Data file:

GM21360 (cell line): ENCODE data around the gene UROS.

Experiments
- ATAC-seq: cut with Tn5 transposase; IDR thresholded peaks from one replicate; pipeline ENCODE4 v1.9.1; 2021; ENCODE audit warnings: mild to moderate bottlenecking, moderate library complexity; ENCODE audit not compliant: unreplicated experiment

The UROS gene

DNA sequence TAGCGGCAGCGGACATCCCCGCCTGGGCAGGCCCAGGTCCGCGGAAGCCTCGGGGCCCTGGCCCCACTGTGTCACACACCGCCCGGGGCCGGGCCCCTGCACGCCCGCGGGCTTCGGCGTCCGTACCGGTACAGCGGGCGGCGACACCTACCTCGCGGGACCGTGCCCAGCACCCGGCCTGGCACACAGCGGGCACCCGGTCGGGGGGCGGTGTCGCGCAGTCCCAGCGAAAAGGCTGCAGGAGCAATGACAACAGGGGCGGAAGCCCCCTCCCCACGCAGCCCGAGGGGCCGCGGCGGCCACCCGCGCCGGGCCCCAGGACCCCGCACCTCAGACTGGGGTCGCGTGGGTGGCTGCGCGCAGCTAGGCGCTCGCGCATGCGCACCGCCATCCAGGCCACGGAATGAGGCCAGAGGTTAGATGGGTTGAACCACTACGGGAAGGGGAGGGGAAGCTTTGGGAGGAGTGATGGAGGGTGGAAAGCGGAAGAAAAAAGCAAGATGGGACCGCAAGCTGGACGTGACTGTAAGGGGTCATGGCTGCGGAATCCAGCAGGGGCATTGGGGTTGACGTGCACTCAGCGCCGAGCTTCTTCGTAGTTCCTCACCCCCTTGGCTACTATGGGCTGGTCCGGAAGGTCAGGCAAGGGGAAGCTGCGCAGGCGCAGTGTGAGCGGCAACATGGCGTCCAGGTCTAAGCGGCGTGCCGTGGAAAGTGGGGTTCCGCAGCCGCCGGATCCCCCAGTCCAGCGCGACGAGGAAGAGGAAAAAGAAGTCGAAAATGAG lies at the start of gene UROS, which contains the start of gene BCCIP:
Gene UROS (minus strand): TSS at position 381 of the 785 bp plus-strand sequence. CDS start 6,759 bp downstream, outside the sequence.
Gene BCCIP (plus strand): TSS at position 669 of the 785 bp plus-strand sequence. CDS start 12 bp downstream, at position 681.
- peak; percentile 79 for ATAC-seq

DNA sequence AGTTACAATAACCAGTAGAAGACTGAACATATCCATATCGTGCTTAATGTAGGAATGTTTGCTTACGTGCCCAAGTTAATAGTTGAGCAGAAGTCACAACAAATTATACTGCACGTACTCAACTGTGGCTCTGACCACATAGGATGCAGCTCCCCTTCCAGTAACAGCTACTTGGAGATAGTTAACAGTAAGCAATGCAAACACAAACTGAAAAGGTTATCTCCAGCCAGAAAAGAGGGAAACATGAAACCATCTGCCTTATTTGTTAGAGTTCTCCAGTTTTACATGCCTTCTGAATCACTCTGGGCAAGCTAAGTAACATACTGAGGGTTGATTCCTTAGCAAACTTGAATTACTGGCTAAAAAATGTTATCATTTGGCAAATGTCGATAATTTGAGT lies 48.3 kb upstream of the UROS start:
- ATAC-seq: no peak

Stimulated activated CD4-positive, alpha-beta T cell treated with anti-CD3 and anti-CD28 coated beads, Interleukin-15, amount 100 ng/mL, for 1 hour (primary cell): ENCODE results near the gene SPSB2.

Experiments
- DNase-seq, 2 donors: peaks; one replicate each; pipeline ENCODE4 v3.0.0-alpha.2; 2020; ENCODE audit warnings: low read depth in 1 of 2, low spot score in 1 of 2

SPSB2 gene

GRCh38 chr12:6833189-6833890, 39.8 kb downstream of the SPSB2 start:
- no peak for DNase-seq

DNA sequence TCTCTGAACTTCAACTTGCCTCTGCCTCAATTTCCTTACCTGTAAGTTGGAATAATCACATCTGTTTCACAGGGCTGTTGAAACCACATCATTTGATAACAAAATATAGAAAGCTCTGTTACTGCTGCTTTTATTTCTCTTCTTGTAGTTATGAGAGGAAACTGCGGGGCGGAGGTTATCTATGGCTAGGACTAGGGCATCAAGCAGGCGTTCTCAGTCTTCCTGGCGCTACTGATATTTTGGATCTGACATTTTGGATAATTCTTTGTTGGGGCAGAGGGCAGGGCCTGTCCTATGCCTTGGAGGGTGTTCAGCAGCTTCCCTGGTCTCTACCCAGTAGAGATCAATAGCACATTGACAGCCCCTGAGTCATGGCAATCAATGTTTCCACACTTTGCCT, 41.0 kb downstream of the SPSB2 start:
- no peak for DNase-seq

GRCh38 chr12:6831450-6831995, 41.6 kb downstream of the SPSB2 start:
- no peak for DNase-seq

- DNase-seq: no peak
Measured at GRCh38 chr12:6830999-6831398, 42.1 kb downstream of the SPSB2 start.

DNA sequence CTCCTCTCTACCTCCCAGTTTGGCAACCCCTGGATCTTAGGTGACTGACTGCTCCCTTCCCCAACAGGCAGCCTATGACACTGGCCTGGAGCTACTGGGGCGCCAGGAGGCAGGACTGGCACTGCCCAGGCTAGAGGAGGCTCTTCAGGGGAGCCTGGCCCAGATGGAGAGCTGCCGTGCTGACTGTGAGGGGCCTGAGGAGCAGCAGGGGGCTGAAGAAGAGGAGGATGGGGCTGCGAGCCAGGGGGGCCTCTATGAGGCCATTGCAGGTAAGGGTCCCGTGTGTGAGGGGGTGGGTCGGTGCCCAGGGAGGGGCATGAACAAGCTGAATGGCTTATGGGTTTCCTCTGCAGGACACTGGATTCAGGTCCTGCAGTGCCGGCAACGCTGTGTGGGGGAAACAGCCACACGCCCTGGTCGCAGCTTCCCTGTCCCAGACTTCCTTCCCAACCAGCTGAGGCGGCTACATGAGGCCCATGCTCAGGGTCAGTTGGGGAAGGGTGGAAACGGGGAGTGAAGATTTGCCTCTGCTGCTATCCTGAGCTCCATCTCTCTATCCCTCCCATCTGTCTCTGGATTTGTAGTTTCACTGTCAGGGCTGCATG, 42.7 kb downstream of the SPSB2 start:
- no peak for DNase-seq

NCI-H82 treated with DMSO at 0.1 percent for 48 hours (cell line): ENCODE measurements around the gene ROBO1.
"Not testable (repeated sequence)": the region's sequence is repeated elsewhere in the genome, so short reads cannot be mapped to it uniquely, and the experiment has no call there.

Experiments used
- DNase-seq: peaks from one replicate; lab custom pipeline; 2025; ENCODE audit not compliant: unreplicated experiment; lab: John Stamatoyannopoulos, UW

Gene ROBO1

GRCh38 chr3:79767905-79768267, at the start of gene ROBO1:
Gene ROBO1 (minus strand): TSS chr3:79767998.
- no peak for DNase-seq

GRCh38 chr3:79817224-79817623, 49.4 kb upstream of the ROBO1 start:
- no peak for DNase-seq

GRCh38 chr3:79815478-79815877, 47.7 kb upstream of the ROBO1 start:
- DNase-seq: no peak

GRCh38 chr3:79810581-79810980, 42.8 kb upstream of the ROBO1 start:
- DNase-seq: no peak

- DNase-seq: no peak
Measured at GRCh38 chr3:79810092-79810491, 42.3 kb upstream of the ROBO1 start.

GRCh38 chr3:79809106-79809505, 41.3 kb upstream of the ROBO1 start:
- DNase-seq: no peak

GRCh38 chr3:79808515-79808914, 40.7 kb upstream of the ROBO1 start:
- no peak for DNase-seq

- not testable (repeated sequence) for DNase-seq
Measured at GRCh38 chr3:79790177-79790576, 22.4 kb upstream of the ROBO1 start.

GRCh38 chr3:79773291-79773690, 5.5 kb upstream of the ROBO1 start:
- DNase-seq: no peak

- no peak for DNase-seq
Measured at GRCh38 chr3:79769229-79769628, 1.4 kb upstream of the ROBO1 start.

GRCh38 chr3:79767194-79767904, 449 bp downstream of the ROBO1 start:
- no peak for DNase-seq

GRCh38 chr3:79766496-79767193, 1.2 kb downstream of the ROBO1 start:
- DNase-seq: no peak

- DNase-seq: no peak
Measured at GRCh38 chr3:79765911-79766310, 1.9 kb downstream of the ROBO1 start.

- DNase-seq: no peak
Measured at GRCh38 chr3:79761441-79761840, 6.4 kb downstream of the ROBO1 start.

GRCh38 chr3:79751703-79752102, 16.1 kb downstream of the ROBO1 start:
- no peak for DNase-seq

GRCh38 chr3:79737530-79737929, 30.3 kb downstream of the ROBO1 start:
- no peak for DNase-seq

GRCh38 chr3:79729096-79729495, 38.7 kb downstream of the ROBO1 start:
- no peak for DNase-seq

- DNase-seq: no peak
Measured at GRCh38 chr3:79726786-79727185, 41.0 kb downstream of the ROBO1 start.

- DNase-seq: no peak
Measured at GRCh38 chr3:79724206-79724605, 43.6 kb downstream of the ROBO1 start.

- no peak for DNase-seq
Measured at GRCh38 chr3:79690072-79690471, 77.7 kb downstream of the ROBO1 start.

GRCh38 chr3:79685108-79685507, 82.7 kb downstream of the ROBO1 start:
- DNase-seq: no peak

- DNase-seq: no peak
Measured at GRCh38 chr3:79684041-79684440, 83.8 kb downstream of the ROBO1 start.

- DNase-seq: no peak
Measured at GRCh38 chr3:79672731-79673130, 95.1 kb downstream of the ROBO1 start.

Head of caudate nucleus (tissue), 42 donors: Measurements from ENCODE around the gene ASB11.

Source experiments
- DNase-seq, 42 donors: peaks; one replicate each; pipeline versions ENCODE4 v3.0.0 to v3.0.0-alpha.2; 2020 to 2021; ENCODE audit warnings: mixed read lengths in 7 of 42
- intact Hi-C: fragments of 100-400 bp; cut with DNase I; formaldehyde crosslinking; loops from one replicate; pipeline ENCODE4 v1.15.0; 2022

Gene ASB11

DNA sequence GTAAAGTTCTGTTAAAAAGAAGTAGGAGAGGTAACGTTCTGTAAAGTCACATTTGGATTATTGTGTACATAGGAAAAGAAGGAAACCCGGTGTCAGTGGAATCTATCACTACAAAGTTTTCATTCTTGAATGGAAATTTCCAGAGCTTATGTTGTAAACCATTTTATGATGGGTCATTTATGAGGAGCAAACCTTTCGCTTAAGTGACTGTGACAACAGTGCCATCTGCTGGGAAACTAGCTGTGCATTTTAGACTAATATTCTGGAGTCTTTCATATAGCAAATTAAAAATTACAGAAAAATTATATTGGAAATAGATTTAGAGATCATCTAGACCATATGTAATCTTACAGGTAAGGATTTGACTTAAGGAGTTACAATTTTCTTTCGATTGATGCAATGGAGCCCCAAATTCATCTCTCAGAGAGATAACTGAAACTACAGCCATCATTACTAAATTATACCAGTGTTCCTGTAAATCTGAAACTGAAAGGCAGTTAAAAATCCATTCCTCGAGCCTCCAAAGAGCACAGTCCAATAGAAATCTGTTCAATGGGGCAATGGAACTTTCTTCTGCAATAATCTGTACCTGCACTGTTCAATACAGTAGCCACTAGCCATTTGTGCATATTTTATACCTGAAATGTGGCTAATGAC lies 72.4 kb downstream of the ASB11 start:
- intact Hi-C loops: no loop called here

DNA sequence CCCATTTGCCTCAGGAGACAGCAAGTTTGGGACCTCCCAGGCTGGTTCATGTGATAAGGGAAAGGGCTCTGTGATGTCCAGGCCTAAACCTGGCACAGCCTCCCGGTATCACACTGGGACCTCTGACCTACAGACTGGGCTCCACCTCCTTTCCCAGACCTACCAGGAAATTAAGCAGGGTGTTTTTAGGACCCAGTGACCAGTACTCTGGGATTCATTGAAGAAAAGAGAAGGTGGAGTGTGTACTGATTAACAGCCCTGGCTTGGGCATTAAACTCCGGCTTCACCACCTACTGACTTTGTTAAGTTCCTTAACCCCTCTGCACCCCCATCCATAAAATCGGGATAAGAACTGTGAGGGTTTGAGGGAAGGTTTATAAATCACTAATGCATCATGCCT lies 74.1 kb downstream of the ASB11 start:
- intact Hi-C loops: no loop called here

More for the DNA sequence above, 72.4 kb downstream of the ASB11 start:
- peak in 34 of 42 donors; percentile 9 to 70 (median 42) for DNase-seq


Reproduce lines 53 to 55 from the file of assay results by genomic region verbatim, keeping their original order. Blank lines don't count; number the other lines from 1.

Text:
GRCh38 chr3:79766496-79767193, 1.2 kb downstream of the ROBO1 start:
- DNase-seq: no peak

- DNase-seq: no peak